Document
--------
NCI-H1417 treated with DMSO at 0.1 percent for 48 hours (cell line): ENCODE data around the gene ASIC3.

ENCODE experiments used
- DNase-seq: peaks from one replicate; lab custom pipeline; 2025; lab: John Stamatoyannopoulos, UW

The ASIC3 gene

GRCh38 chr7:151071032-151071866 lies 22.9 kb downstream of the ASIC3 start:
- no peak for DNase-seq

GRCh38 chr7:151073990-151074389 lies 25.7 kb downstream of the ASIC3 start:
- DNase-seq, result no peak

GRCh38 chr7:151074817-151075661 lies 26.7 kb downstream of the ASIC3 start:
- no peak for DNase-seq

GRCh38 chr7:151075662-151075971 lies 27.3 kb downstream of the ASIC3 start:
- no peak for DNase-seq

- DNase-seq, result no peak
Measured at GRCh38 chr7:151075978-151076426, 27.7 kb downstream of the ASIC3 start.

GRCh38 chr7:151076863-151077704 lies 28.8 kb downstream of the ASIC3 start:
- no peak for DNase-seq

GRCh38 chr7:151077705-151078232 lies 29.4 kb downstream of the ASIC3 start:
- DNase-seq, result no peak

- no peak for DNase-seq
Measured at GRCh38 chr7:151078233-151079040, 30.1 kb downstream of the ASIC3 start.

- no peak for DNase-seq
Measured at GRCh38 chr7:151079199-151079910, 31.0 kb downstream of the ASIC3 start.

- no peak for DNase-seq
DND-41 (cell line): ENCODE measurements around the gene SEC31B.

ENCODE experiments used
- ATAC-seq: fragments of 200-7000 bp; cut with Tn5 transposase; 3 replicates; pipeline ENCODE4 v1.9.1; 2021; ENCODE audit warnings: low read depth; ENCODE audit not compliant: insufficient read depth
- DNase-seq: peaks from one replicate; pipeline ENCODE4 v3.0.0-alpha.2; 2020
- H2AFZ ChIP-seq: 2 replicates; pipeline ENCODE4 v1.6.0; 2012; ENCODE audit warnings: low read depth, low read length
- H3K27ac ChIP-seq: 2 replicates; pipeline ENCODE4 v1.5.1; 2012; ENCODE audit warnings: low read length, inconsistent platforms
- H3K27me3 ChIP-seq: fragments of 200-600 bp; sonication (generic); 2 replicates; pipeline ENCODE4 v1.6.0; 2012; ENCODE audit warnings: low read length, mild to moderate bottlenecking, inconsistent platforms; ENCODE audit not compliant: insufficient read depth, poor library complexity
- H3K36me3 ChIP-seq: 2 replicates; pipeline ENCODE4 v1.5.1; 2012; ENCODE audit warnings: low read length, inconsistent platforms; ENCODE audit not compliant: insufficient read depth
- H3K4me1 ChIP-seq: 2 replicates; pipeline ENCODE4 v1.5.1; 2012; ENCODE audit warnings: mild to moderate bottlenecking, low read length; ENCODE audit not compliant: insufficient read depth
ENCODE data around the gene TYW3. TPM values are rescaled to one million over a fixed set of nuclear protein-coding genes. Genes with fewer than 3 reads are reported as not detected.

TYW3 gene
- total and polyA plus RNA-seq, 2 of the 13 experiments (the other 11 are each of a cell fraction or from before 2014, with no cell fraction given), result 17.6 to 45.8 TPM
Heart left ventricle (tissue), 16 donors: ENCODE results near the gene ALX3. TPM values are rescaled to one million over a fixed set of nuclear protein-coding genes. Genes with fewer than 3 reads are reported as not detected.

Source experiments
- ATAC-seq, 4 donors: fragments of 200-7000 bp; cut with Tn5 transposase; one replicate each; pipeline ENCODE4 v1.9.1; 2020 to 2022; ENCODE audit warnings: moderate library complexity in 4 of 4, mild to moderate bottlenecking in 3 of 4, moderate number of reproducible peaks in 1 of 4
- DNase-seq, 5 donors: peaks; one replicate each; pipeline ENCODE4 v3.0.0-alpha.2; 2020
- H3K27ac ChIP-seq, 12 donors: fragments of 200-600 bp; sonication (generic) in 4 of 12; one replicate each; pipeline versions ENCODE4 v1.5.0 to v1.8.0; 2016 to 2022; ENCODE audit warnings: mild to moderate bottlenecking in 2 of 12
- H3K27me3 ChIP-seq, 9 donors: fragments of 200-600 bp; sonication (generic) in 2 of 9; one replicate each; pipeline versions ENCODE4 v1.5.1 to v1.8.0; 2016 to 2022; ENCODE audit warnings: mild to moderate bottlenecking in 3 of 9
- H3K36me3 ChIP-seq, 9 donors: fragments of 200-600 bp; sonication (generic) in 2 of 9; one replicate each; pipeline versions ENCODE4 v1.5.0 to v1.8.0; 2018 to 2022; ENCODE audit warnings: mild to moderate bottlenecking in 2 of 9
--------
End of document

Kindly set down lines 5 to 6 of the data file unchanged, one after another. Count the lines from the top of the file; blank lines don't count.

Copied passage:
GRCh38 chr7:151071032-151071866 lies 22.9 kb downstream of the ASIC3 start:
- no peak for DNase-seq